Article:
It was a little more than eight years ago when President Barack Obama embraced his promise to lead the nation. On Jan. 11, President Obama melted hearts around the nation with his emotional, memorable and final farewell address at Chicago’s Grant Park where he held his victory celebration on election night back in 2008.
His hair grayer, his tone somber — yet the passion and hope he continues to have for the nation radiated.
In his speech, he recited a litany of not only his, but also the nation’s proudest achievements. Among them, the economic recovery from the Great Recession, the diplomatic outreach to Cuba and Iran, the death of Osama bin Laden, and the expansion of health care coverage to 20 million people and more (which by most calculations and sources, brought the U.S. uninsured rate to a historic low). And he even argued that if he or anyone else ever crafted a plan that was more cost effective and provided healthcare to more people, he himself would endorse it.
“That’s what we did,” he said to a jubilant crowd. “That’s what you did. You were the change. Because of you, by almost every measure, America is a stronger, better place than it was when we started.”
He also outlined the challenges of his eight years in offices and spoke of what he sees as the greatest threats to our democracy and both paid tribute to his supporters and colleagues while urging them to keep fighting for what they believe in.
“I’m asking you to believe. Not in my ability to bring about change — but in yours,” he said.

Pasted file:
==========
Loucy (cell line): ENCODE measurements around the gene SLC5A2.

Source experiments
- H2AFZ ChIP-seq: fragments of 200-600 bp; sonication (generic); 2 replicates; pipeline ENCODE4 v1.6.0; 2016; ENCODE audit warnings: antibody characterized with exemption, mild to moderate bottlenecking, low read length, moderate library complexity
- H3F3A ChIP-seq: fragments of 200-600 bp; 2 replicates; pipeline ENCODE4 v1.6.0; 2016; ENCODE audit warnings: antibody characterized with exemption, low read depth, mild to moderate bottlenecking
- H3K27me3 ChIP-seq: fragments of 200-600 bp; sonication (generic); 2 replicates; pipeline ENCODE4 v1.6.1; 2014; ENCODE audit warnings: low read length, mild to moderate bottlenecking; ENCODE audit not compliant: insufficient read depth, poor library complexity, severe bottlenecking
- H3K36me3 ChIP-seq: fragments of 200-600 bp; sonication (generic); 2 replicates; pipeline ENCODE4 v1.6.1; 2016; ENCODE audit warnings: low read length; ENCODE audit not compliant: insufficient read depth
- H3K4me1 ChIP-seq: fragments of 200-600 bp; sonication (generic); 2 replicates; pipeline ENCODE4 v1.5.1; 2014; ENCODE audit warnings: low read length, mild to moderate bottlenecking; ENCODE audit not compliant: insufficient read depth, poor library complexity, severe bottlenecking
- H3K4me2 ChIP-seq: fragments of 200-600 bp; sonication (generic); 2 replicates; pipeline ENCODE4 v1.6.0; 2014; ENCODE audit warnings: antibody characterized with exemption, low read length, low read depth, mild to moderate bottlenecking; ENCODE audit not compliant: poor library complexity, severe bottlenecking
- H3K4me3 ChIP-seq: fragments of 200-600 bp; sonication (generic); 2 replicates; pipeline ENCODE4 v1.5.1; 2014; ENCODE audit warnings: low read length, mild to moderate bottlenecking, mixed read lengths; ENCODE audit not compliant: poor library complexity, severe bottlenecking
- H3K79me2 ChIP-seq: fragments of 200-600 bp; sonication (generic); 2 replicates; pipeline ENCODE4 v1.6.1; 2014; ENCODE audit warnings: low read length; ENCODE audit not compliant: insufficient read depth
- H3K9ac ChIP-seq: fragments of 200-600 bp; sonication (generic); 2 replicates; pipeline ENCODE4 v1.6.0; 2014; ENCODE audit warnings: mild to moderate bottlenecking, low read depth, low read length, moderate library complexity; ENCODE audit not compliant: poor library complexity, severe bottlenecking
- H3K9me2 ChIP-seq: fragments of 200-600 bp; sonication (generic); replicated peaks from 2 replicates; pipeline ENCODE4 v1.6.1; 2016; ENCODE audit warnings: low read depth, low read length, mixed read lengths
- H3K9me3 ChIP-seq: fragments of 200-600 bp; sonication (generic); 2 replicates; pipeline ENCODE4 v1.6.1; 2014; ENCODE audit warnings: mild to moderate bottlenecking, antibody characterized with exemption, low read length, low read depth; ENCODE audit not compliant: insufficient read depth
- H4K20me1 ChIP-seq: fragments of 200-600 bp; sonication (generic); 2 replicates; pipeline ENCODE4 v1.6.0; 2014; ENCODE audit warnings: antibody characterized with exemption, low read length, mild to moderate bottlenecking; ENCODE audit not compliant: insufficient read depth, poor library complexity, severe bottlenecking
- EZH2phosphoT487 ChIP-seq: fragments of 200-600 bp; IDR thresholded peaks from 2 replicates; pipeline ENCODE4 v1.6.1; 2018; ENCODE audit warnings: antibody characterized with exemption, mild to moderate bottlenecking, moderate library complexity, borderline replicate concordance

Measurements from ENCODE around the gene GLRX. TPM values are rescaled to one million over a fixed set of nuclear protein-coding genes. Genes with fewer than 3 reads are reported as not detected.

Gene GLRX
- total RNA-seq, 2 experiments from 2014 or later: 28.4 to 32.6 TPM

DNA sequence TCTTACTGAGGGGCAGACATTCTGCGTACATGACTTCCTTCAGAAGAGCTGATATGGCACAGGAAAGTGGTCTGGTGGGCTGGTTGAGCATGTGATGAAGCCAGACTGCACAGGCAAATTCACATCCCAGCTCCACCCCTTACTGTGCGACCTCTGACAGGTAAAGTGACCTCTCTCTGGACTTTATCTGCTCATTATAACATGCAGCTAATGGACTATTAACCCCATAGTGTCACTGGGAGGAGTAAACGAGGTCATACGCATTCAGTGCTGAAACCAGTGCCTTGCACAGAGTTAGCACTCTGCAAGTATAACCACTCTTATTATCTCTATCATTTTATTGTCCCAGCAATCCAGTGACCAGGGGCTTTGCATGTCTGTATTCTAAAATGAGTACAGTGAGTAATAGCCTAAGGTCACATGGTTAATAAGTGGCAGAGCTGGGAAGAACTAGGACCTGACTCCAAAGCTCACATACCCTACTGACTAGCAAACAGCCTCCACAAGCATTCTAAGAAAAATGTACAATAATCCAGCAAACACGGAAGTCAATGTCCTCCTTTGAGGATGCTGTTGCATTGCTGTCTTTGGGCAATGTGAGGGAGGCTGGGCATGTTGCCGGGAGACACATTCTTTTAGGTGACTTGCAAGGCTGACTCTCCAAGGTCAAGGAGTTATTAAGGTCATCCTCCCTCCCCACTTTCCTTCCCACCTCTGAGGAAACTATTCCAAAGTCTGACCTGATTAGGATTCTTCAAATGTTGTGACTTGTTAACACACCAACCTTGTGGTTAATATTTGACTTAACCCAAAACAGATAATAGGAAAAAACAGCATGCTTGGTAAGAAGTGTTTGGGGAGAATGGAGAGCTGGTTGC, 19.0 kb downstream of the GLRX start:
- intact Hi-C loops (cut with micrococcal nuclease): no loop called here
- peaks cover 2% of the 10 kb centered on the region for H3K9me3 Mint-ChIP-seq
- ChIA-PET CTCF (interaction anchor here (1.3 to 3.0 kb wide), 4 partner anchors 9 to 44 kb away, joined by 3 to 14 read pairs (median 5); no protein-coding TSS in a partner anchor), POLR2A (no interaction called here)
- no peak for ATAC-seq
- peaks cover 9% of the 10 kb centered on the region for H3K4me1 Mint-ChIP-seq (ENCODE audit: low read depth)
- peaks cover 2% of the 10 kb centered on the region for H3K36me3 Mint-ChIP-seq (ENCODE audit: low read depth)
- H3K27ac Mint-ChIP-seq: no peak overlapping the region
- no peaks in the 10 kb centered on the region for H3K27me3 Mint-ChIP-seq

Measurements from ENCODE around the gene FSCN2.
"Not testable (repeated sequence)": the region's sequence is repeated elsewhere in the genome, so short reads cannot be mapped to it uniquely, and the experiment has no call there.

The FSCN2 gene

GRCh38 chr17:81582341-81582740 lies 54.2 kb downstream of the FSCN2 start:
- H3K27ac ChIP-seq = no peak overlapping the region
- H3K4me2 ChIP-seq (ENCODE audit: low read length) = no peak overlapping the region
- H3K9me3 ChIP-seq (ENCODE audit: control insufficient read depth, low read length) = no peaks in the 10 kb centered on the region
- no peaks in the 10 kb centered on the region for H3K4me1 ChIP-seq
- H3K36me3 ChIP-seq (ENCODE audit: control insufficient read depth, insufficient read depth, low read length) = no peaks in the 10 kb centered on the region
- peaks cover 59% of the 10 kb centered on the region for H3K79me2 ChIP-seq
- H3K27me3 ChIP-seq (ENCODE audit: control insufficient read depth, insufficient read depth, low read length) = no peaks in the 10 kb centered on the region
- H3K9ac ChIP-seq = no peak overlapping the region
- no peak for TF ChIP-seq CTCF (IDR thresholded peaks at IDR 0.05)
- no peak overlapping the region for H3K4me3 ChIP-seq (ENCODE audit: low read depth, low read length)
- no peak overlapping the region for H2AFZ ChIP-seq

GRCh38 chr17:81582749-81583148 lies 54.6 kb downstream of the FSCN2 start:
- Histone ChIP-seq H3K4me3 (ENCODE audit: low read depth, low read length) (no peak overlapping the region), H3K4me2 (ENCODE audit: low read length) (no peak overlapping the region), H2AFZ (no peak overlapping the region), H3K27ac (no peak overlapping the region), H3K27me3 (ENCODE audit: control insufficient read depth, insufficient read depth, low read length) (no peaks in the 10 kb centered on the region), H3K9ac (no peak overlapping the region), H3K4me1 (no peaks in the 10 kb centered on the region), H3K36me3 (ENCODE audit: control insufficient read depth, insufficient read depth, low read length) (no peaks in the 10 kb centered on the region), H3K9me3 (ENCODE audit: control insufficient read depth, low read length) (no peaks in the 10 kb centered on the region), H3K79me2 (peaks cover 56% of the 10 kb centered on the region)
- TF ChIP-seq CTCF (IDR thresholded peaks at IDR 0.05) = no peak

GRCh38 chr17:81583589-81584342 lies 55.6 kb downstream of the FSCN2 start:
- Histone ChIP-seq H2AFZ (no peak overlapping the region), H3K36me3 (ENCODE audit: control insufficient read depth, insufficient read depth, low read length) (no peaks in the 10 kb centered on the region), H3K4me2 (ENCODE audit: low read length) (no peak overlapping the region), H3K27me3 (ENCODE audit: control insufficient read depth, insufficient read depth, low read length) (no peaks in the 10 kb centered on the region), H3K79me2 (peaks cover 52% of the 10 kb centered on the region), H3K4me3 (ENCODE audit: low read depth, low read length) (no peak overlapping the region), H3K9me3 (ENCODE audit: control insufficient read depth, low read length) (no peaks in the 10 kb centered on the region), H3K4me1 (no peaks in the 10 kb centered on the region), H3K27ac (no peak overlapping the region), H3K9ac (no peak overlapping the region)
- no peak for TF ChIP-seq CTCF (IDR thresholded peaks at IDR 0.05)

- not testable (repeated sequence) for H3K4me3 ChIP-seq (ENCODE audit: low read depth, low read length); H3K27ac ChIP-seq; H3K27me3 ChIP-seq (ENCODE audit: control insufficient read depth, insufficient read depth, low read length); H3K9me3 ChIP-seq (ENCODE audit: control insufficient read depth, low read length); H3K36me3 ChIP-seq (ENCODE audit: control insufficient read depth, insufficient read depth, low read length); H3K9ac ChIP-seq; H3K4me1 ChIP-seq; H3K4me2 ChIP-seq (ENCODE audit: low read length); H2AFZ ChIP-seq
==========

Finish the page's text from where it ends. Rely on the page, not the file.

While he never mentioned the name of his successor — even amid the loud, noted boos from the Chicago crowd — his words were gracious. But the bulk of his rhetoric felt like a defiant reproval of the controversial political ideology that the president-elect adopted both during and since the general election.
“We cannot withdraw from global fights — to expand democracy, and human rights, women’s rights, and LGBT rights — no matter how imperfect our efforts, no matter how the expedient ignoring of such values may seem,” said Obama.
President Obama made it patently clear that he will not tolerate any sort of discrimination against undocumented immigrants or Muslims and he will stand in opposition to any efforts which may potentially divide Americans along the lines of race, gender, sexuality or economic class — and he defended those who made their dissidence known through peaceful protest saying, “They’re not demanding special treatment, but equal treatment.”
“Show up. Dive in. Persevere. Sometimes you’ll win. Sometimes you’ll lose. Presuming a reservoir of goodness in others can be a risk, and there will be times when the process disappoints you. But for those of us fortunate enough to have been a part of this work, to see it up close, let me tell you, it can energize and inspire,” said Obama.
It’s without a doubt that President Obama has a charismatic, genial nature about him and always knows how to convey his point — even through laughter. Obama presented the way which Americans have self-segregated themselves in terms of the news they consume and do not spend enough time heeding the Atticus Finch character’s advice from “To Kill a Mockingbird.”
“If you’re tired of arguing with strangers on the Internet, try to talk with one in real life … you never will understand a person until you consider things from his point of view … until you climb into his skin and walk around in it,” Obama said.
Whether you like or disliked the man, he built a legacy that will be hard to forget. He instilled hope in this nation, and he believes that the millennial generation will preserve and protect his values — not just as the president of the United States — but as a human.
All said and done, President Barack Obama is human — his genuine, heartfelt tribute to his wife, kids and staff brought forth tears and a standing ovation to all those watching. Being the president of the nation was indeed something he will take pride in — but Obama himself stated his proudest achievement was being a father to his daughters.
He may no longer have any campaigns to run, but he pledged to be “right there with you” as a private citizen of this nation.